Heat the olive oil in a sauté pan and when the oil begins to shimmer, add the garlic, parsley, pepper flakes, and celery; cook until the garlic and celery begin to soften. Stir in the tomatoes, wine, and salt and pepper. Lower the heat to simmer and add the fish. Cook slowly uncovered for 5 to 8 minutes, just until the fish easily flakes with a fork. Serve the fish in soup bowls over toasted bread slices. Pass olive oil to drizzle on top.
Casseruòla di Aragosta, Gamberi e Finocchio
LOBSTER AND SHRIMP CASSEROLE WITH FENNEL
6 tablespoons unsalted butter1/2 cup pine nuts1 pound medium shrimp, in the shell1 cup diced fennel (white bulb only)¼ cup unbleached all-purpose flour1 small, whole star anise, ground to a powder¾ cup cooking liquid from shrimp2 cups light cream1 pound cooked lobster meat, cut into bite-size piecesSalt to taste2 tablespoons minced fresh Italian parsley leaves
Italian lobster (aragosta) is smaller and sweeter than the species we get here. Since I live in New England, it seemed right to include a stovetop lobster and shrimp casserole with an Italian twist. With the addition of diced fennel and ground star anise, the flavor intensifies without being too overpowering in this delicate dish.
Melt 1 tablespoon of the butter in a small sauté pan or skillet and toast the pine nuts until they are nicely browned. Transfer the nuts to a dish and set aside.
Put the shrimp in a medium pot, cover with 11/2 cups cold water, add a pinch of salt, and bring to a boil. Lower the heat to medium and cook the shrimp just until the shells turn pink. This should take only a couple of minutes. Remove the pot from the heat and allow the shrimp to cool in the water. When cool, drain, reserving ¾ cup of the water. Peel the shrimp, discard the shells, and set the shrimp aside.
Melt the remaining butter in a 10×2-inch stovetop casserole dish. Stir in the fennel and cook it over medium heat just until it softens.
Whisk in the flour and the star anise until the mixture forms a pastelike consistency. Slowly whisk in the reserved cooking water and the cream. Continue whisking until the mixture looks smooth.
Gently fold in the lobster and shrimp until well blended. Season with salt. Stir in the parsley. Sprinkle the top with the nuts and serve.
TIP: Lobster bodies and shrimp shells make an excellent stock when combined with aromatic vegetables such as carrots, celery, and onions. To make a simple shrimp stock, place the shells from 1 pound uncooked medium-size shrimp in a one quart saucepan and add 21/2 cups water. Add 4 sprigs of Italian parsley tied in a bunch, 1 teaspoon sea salt, 1 stalk celery cut in half, and 1 small carrot. Bring to a simmer, cover, and cook for 30 minutes. Strain through a colander set over a bowl, press on the solids, and discard the solids. Stir in the juice of one lemon.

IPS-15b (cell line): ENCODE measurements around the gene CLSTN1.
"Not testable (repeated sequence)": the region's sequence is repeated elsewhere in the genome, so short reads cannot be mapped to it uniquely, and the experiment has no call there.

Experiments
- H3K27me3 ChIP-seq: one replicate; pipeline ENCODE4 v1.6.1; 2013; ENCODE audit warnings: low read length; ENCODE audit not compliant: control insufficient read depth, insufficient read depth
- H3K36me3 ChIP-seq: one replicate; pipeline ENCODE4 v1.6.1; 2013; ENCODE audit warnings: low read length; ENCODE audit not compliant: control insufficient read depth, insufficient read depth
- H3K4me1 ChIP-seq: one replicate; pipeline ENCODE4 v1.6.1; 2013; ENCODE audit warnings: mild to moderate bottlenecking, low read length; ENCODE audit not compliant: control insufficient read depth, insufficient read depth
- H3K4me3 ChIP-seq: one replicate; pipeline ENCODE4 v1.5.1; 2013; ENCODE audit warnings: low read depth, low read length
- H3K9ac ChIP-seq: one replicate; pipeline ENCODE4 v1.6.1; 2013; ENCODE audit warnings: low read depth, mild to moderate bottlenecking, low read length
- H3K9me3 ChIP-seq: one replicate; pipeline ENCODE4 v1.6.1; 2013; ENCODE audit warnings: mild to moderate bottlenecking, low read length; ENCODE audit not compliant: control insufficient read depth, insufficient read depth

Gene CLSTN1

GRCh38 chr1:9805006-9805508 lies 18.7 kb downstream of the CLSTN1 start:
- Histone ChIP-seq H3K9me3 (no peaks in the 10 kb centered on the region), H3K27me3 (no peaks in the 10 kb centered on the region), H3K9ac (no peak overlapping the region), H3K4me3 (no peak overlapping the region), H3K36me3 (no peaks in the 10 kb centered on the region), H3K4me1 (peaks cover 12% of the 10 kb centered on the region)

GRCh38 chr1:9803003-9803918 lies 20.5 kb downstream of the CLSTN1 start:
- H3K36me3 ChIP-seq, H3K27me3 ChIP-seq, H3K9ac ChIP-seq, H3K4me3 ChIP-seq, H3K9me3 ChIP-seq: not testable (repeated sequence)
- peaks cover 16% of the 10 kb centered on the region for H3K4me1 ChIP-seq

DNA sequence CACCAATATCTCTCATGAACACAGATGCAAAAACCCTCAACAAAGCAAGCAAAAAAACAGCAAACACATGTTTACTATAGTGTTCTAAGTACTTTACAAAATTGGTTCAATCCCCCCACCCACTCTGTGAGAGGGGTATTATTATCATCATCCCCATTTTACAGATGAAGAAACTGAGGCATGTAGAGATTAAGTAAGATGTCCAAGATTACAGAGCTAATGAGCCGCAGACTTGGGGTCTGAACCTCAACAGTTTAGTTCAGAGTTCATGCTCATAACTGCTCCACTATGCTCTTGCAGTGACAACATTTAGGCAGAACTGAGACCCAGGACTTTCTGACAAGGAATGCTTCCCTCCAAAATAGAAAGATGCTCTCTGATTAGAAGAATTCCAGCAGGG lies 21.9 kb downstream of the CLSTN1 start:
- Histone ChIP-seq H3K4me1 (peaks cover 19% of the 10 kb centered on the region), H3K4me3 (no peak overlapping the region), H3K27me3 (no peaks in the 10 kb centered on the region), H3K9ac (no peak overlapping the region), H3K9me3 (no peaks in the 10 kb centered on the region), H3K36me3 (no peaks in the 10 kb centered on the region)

SARDINIAN FISH CASSEROLE
¼ cup olive oil1 onion, coarsely chopped2 garlic cloves, minced1 small red chili pepper, chopped2 cups chopped cherry tomatoes¼ cup dry white wine Salt and pepper to taste21/2 pounds mixed fish, such as squid rings, octopus, sole, halibut, and red mullet, cleaned and cut into 1-inch piecesToasted bread slices
Sardinia has an important fishing industry and out of it comes some fabulous fish casseroles like cassola, which can also be considered a stew. To make sure all the fish is cooked at the same time, be sure to cut into uniform pieces.
SERVES 6 TO 8
Heat half the oil in an ovenproof sauté pan. Stir in the onion, garlic, and red pepper and cook slowly over medium heat until the vegetables soften. Stir in the tomatoes, wine, and salt and pepper. Bring the mixture slowly to a boil and cook for 2 to 3 minutes. Reduce the heat to low and cook, covered, for 10 minutes.
Meanwhile, sauté the squid in the remaining oil for 3 or 4 minutes. Slowly pour in the tomato mixture. Cover and simmer for 15 minutes. Add the remaining fish and cover and simmer for 15 minutes or until all the fish is fork tender. Serve in bowls over slices of toasted bread.
Frutte di Mare in Padella
2 tablespoons olive oil2 medium leeks (white part only), diced1 cup diced fennel (white bulb only)1 medium red bell pepper, diced¼ cup minced fresh Italian parsley leavesSalt to taste1/2 pound squid rings, fresh or frozen1 pound swordfish, cut into 1-inch chunks1 pound sea scallops, cut in half crosswise 1 pound medium shrimp, peeledJuice of 2 limes1 cup canned cannellini beans, drained and rinsed well1 cup dry white wine2 cups rinsed fresh spinach leaves, torn into pieces
This casserole is a takeoff on the traditional dish known as frutte di mare (fruits of the sea), which combines a variety of fish and shellfish in a vinaigrette.
SERVES 4 TO 6
Heat the olive oil in a cast iron or other skillet over medium-high heat. Stir in the leeks, fennel, bell pepper, and parsley and cook until the leeks begin to soften. Season the mixture with salt. Transfer the mixture to a dish.
Add the squid and swordfish to the pan and sauté until the squid and swordfish turn opaque. Stir in the scallops and the shrimp. Continue to cook for 3 to 4 minutes. Stir in the lime juice and season the mixture with salt. Return the diced vegetable mixture to the pan; stir the ingredients gently but well. Stir in the beans.